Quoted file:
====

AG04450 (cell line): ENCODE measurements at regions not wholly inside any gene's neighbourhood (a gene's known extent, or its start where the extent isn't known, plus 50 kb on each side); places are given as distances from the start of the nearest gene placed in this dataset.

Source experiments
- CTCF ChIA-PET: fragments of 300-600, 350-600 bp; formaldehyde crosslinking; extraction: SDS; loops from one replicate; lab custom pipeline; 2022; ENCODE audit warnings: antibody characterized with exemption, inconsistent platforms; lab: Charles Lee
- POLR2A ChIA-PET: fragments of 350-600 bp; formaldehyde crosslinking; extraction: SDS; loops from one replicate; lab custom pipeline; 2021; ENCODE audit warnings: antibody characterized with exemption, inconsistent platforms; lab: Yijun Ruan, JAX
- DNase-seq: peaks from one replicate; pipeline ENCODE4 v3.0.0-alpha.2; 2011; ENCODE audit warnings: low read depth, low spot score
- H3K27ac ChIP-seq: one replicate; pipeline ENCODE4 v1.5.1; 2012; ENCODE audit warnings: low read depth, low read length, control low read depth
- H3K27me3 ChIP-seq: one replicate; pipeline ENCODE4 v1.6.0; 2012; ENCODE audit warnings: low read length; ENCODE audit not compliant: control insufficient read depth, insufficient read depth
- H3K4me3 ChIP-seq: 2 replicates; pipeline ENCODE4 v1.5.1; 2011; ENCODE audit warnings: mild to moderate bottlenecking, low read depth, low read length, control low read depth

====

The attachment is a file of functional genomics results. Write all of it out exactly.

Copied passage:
AG04450 (cell line): ENCODE measurements at regions not wholly inside any gene's neighbourhood (a gene's known extent, or its start where the extent isn't known, plus 50 kb on each side); places are given as distances from the start of the nearest gene placed in this dataset.

Source experiments
- CTCF ChIA-PET: fragments of 300-600, 350-600 bp; formaldehyde crosslinking; extraction: SDS; loops from one replicate; lab custom pipeline; 2022; ENCODE audit warnings: antibody characterized with exemption, inconsistent platforms; lab: Charles Lee
- POLR2A ChIA-PET: fragments of 350-600 bp; formaldehyde crosslinking; extraction: SDS; loops from one replicate; lab custom pipeline; 2021; ENCODE audit warnings: antibody characterized with exemption, inconsistent platforms; lab: Yijun Ruan, JAX
- DNase-seq: peaks from one replicate; pipeline ENCODE4 v3.0.0-alpha.2; 2011; ENCODE audit warnings: low read depth, low spot score
- H3K27ac ChIP-seq: one replicate; pipeline ENCODE4 v1.5.1; 2012; ENCODE audit warnings: low read depth, low read length, control low read depth
- H3K27me3 ChIP-seq: one replicate; pipeline ENCODE4 v1.6.0; 2012; ENCODE audit warnings: low read length; ENCODE audit not compliant: control insufficient read depth, insufficient read depth
- H3K4me3 ChIP-seq: 2 replicates; pipeline ENCODE4 v1.5.1; 2011; ENCODE audit warnings: mild to moderate bottlenecking, low read depth, low read length, control low read depth